Use this URL to cite or link to this record in EThOS:
Title: Biodegradable pulsatile release technologies for viral vector based vaccinations
Author: Krastev, Christos
ISNI:       0000 0004 7971 6019
Awarding Body: University of Oxford
Current Institution: University of Oxford
Date of Award: 2018
Availability of Full Text:
Access from EThOS:
Full text unavailable from EThOS. Please try the link below.
Access from Institution:
Vaccines are arguably the greatest public health intervention of modern era medicine. Most vaccines, in order to be effective require multiple doses. This is disadvantageous as there is an increasing trend towards non-compliance with subsequent doses. Viral vectored vaccines represent arguably the next generation of vaccines but they too often require a heterologous prime-boost approach such as the use of Adenoviral-MVA vectors. This thesis describes work utilising biodegradable microparticulate and non-microparticulate technologies to attempt to transform vaccination regimes from multiple into one single injection. Both technologies were tested using the heterologous Adenoviral-MVA prime-boost regime. A novel and virus-tailored encapsulation using the solvent triacetin and qPCR-based quantification methodology is proposed for the microencapsulation of MVA virus in biodegradable PLGA or PLA microparticles. Immunogenicity studies comparing routine prime-boost using 2 injections compared to single-dose administration of soluble Adenovirus with encapsulated MVA virus in PLA microparticles, showed comparable immune responses after 8 weeks. However true pulsatile release kinetic based on T-cell and antibody response kinetics was not observed. When experimentally tested with malarial sporozoite challenge the same formulation failed to provide comparable protective immune responses with a single immunisation after 5 weeks. Further work is still required to manufacture more uniform and reproducible formulations. This work is a significant improvement in the field of viral vector encapsulation in solid polymeric matrices, which could benefit not only human vaccination but also veterinary, including fish vaccination, improving quality of life, reducing public health costs and ultimately saving more lives.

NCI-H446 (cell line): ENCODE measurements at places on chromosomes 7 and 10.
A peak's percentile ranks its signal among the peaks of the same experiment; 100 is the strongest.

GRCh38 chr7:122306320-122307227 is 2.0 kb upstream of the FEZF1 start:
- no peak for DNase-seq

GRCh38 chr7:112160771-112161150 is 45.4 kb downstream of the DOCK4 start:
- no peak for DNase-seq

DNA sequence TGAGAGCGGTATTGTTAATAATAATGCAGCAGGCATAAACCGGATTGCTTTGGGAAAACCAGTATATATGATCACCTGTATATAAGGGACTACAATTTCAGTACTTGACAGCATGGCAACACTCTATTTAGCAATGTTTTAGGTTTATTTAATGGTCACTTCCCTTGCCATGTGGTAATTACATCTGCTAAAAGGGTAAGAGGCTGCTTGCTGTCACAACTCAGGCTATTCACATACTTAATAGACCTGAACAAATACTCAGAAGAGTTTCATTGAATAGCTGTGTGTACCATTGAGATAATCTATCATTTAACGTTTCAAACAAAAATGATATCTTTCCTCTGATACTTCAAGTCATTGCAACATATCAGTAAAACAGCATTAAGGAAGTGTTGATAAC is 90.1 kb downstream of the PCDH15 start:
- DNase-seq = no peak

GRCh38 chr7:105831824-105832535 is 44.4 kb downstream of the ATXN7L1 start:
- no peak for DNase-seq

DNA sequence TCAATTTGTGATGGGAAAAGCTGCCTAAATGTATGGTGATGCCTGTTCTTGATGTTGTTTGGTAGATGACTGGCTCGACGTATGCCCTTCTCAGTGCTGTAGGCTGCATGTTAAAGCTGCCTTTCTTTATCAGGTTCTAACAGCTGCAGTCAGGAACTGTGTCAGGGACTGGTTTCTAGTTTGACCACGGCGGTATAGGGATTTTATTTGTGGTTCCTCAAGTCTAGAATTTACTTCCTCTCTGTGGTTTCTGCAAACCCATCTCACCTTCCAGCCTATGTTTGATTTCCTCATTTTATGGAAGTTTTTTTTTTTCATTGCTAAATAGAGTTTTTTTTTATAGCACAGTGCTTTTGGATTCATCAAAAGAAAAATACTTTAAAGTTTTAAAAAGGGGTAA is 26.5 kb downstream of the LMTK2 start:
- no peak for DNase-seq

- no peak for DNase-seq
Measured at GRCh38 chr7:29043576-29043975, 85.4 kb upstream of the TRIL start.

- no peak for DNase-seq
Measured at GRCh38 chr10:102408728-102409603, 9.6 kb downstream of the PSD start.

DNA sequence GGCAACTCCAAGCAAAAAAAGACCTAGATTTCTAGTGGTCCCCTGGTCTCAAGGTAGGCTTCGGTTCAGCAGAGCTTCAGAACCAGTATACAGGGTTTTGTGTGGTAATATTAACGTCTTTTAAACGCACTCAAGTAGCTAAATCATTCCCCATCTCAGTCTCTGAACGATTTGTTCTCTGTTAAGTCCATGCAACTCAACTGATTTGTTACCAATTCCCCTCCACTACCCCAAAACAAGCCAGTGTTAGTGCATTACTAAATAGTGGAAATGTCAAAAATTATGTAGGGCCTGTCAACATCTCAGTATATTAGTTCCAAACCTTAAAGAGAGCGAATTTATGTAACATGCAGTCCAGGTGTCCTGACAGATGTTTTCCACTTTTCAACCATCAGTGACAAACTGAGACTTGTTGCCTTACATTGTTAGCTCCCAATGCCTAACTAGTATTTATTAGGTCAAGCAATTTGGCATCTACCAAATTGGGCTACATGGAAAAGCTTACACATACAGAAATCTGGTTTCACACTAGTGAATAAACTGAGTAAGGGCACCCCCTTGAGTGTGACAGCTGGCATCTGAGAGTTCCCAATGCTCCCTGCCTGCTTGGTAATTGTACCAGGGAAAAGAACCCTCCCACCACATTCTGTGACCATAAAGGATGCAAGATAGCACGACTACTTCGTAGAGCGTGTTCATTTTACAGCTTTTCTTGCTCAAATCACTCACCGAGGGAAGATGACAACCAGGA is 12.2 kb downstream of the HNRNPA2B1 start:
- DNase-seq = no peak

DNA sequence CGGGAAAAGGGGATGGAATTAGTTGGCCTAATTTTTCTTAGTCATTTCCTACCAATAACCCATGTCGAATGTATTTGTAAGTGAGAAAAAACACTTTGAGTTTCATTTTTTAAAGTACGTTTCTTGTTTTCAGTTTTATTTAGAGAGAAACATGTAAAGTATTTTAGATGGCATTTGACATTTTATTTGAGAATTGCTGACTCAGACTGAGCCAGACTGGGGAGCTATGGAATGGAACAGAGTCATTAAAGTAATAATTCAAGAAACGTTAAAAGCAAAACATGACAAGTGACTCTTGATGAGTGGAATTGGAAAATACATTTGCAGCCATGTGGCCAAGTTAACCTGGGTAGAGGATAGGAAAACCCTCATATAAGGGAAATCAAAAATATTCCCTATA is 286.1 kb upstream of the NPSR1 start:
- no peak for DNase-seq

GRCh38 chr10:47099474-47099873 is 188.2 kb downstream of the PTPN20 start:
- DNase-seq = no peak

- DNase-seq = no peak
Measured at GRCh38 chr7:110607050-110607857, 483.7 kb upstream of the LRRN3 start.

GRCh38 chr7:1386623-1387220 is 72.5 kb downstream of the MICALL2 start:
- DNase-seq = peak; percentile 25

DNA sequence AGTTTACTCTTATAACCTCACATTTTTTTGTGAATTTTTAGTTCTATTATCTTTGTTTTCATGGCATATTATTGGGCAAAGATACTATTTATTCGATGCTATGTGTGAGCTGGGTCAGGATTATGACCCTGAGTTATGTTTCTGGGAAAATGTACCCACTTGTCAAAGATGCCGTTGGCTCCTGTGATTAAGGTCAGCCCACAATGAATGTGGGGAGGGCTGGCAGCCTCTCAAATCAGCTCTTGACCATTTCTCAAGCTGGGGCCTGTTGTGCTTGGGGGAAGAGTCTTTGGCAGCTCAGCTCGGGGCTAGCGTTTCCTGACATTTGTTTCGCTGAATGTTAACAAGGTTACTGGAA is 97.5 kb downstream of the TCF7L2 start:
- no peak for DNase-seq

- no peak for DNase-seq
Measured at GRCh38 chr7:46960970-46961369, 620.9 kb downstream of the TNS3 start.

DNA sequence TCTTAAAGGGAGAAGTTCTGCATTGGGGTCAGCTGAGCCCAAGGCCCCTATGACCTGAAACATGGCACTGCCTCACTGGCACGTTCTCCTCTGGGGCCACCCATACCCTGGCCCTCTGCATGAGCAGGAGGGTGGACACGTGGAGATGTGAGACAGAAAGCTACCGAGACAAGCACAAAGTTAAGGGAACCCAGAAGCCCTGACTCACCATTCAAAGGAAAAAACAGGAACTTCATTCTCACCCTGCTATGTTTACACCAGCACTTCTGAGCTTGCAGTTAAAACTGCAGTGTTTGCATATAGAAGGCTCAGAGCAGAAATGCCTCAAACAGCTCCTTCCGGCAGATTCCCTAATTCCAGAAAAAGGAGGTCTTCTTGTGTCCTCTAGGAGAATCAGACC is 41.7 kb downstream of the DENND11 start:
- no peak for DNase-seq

Supervisor: Hill, Adrian Sponsor: Wellcome Trust
Qualification Name: Thesis (Ph.D.) Qualification Level: Doctoral
EThOS ID:  DOI: Not available
Keywords: Bioengineering ; Immunology ; Vaccinology